Set out below is CIPA’s response to the UK Intellectual Property Office consultation on proposed changes to the Address for Service (AfS) rules. The changes would remove the reference to the European Economic Area. This means that only UK or Channel Island AfSs will be accepted. The changes would apply to new applications for patents, trade marks and designs and requests for hearings as well as requests to start potentially contentious proceedings. Proceedings relating to unregistered designs are also included. See more at https://www.gov.uk/government/consultations/address-for-service-rules-changes-call-for-views
When the Transition Period ends on 31 December 2020, UK representatives will no longer be able to act before the EUIPO. How supportive are you of the general proposal to amend the AfS rules for applications to the IPO by removing reference to the EEA?
Very supportive. We support the general proposal, for all registered rights. However, some of our members suggest consideration should be given to offering reciprocal AfS rights to EEA member states which allow representation by UK representatives in their national IP offices.
This should only be done if adequate arrangements for service of legal proceedings on the foreign AfS can be assured, without the need to apply to the court for leave to serve out of the UK jurisdiction. This could be required e.g. to seek a declaration of non-infringement or revocation of a registered right.
This might be achieved for example under the Brussels Regulation or Lugano Convention, or by altering the court rules to permit service of legal documents in the countries concerned.
Please also see below in connection with EP(UK) patents.
As previously indicated, the rules the IPO is proposing to amend are:
- Rules 23 and Schedule 1 of the Design Right (Proceedings before Comptroller) Rules 1989.
- Rule 103 of the Patents Rules 2007;
- Rule 42 of the Registered Design Rules 2006; and Rule 11 of the Trade Mark Rules 2008.
The IPO will also need to amend the forms, most of which can be amended by directions.
Please indicate any other rules you recommend we should consider.
However, an important additional consideration is that these rules also need to enable third parties to take advantage of the Civil Procedure Rules, Part 63.14 when serving court proceedings, e.g. for revocation, nullity or declaration of non-infringement. That provides an additional reason for requiring an updated UK/Channel Islands address for service on the IPO Register, even if no. The rules setting out the sanctions for failing to provide an address for service for a registered right in the UK also need to be amended. The relevant rules are:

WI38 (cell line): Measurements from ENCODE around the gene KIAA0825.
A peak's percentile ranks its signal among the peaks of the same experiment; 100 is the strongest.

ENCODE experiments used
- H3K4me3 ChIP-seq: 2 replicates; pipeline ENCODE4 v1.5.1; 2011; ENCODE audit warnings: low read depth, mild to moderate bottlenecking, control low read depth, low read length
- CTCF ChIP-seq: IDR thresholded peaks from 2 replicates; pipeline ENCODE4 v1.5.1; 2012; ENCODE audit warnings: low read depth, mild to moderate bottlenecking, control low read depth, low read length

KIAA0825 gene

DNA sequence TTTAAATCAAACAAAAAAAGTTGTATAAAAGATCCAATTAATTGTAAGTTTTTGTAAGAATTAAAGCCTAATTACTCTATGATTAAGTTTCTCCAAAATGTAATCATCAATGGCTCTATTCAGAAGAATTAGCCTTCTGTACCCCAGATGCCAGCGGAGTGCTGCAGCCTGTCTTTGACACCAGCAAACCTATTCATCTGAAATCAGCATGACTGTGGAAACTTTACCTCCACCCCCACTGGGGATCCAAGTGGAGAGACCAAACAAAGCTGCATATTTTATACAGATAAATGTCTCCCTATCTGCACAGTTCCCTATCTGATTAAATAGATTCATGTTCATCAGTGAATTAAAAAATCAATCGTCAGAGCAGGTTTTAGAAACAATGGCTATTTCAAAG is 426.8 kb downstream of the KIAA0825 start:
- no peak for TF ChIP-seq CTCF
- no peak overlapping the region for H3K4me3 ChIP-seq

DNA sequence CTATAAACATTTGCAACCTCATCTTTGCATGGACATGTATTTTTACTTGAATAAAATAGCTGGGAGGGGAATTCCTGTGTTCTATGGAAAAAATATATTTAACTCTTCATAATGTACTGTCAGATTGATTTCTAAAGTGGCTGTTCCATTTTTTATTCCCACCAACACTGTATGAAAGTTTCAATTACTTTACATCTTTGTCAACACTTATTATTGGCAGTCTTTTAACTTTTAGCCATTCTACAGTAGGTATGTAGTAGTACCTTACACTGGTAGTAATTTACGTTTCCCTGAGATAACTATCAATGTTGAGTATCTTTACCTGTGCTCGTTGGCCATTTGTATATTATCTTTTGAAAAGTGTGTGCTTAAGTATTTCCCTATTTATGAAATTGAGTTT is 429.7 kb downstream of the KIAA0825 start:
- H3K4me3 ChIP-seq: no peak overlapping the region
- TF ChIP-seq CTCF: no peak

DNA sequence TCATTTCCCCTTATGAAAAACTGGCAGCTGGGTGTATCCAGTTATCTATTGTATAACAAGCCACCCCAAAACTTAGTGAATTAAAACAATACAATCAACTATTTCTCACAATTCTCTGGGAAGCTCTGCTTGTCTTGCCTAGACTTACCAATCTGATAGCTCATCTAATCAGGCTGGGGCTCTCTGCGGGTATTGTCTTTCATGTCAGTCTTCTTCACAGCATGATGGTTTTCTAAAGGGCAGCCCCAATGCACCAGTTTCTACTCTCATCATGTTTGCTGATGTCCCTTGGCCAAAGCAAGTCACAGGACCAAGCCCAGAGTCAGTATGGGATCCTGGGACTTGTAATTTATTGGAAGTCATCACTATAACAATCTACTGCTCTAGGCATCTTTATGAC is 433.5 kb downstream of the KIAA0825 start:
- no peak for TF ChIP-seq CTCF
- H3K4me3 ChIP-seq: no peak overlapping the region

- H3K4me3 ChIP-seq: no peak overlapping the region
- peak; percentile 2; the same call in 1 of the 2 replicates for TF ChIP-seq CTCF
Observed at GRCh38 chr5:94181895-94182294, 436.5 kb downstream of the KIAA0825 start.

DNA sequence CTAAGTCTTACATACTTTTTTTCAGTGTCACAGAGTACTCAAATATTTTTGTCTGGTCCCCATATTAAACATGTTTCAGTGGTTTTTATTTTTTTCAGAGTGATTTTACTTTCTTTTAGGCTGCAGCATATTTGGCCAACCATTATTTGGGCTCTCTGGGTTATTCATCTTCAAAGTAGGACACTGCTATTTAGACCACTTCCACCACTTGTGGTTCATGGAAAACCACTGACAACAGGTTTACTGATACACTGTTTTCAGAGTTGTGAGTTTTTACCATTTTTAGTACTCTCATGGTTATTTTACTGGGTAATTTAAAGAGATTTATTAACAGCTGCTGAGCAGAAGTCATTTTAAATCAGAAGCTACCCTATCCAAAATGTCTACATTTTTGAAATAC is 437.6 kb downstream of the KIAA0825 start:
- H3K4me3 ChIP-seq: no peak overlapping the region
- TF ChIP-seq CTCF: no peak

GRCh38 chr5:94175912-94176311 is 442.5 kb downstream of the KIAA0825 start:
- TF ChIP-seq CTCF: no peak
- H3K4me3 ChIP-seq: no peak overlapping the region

- Rule 104 of the Patents Rules 2007;
- Rule 43 of the Registered Design Rules 2006; and
- Rule 12 of the Trade Mark Rules 200
These rules are clearly primarily aimed at ensuring that the IPO can communicate with parties to proceedings before it - e.g. Patents Rule 104(1) refers to the situation where an applicant or patentee fails to provide an AfS under Rule 103(1), which only applies when there are current IPO proceedings.
However, an important additional consideration is that these rules also need to enable third parties to take advantage of the Civil Procedure Rules, Part 63.14 when serving court proceedings, e.g. for revocation, nullity or declaration of non-infringement. That provides an additional reason for requiring an updated UK/Channel Islands address for service on the IPO Register, even if no proceedings are currently pending.
We would invite the IPO to consider how it can protect the ability of third parties to use Court proceedings to challenge rights for which there is not an address for service in the UK/Channel Islands, and whether it is practical and consistent with the UK’s international obligations, to permit service on the IPO to be treated as substituted service for the purpose of relevant Court Proceedings.
Copyright, Designs & Patents Act 1988, section 281(5), currently refers to agents in the EU. The Comptroller should have power not to deal with non-UK agents. Note that the requirement for a UK place of business would exclude a mere PO box forwarding mail abroad.
The Civil Procedure Rules 63.14 allow for proceedings to be served on the address for service on the IPO or EUIPO registers. Amendment will be needed to prevent the need for service outside the UK jurisdiction.
A separate question is whether a non-UK applicant should be required to appoint a UK representative. We understand that this is not the subject of the present consultation, but may wish to revisit it in the future.
Provisions in any of the legislation (for example in the Trade Mark rules) which allow a party to apply to set aside a decision if they did not receive notice of that decision should be looked at. If the party does not have an address in the UK, despite being required to do so, then it might be made harder for that party to set aside the decision. We have not had time fully to review this and should be pleased to discuss it with the IPO in future.